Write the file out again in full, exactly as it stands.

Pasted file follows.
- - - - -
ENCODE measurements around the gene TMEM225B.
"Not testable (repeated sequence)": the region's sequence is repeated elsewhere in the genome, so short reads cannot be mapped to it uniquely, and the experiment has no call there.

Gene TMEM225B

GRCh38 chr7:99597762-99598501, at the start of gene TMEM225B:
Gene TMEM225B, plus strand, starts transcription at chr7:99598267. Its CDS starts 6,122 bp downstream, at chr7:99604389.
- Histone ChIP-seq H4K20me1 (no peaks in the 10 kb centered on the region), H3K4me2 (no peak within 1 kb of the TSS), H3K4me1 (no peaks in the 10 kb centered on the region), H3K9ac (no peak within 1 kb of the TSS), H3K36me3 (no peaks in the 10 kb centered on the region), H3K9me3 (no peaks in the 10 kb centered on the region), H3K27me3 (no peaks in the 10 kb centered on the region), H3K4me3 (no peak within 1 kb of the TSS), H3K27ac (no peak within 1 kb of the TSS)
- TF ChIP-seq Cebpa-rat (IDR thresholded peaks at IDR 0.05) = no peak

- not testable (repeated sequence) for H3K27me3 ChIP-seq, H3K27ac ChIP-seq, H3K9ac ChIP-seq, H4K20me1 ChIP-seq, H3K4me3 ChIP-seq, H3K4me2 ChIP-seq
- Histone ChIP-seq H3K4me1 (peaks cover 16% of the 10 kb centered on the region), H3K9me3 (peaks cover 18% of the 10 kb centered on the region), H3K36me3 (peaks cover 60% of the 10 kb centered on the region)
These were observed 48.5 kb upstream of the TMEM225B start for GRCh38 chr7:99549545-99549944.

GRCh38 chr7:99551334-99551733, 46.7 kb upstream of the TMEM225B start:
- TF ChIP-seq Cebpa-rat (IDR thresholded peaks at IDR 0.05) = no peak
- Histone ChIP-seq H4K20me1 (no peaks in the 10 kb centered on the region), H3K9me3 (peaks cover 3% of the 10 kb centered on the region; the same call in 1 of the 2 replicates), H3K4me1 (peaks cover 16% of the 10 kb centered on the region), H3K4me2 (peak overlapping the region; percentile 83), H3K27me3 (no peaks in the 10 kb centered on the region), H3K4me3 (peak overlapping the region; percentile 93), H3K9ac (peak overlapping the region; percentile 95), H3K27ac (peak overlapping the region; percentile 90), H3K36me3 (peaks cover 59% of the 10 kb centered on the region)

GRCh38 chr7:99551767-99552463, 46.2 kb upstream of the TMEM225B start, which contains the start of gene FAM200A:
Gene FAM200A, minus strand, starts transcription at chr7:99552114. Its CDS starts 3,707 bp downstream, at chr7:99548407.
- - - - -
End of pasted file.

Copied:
ENCODE measurements around the gene TMEM225B.
"Not testable (repeated sequence)": the region's sequence is repeated elsewhere in the genome, so short reads cannot be mapped to it uniquely, and the experiment has no call there.

Gene TMEM225B

GRCh38 chr7:99597762-99598501, at the start of gene TMEM225B:
Gene TMEM225B, plus strand, starts transcription at chr7:99598267. Its CDS starts 6,122 bp downstream, at chr7:99604389.
- Histone ChIP-seq H4K20me1 (no peaks in the 10 kb centered on the region), H3K4me2 (no peak within 1 kb of the TSS), H3K4me1 (no peaks in the 10 kb centered on the region), H3K9ac (no peak within 1 kb of the TSS), H3K36me3 (no peaks in the 10 kb centered on the region), H3K9me3 (no peaks in the 10 kb centered on the region), H3K27me3 (no peaks in the 10 kb centered on the region), H3K4me3 (no peak within 1 kb of the TSS), H3K27ac (no peak within 1 kb of the TSS)
- TF ChIP-seq Cebpa-rat (IDR thresholded peaks at IDR 0.05) = no peak

- not testable (repeated sequence) for H3K27me3 ChIP-seq, H3K27ac ChIP-seq, H3K9ac ChIP-seq, H4K20me1 ChIP-seq, H3K4me3 ChIP-seq, H3K4me2 ChIP-seq
- Histone ChIP-seq H3K4me1 (peaks cover 16% of the 10 kb centered on the region), H3K9me3 (peaks cover 18% of the 10 kb centered on the region), H3K36me3 (peaks cover 60% of the 10 kb centered on the region)
These were observed 48.5 kb upstream of the TMEM225B start for GRCh38 chr7:99549545-99549944.

GRCh38 chr7:99551334-99551733, 46.7 kb upstream of the TMEM225B start:
- TF ChIP-seq Cebpa-rat (IDR thresholded peaks at IDR 0.05) = no peak
- Histone ChIP-seq H4K20me1 (no peaks in the 10 kb centered on the region), H3K9me3 (peaks cover 3% of the 10 kb centered on the region; the same call in 1 of the 2 replicates), H3K4me1 (peaks cover 16% of the 10 kb centered on the region), H3K4me2 (peak overlapping the region; percentile 83), H3K27me3 (no peaks in the 10 kb centered on the region), H3K4me3 (peak overlapping the region; percentile 93), H3K9ac (peak overlapping the region; percentile 95), H3K27ac (peak overlapping the region; percentile 90), H3K36me3 (peaks cover 59% of the 10 kb centered on the region)

GRCh38 chr7:99551767-99552463, 46.2 kb upstream of the TMEM225B start, which contains the start of gene FAM200A:
Gene FAM200A, minus strand, starts transcription at chr7:99552114. Its CDS starts 3,707 bp downstream, at chr7:99548407.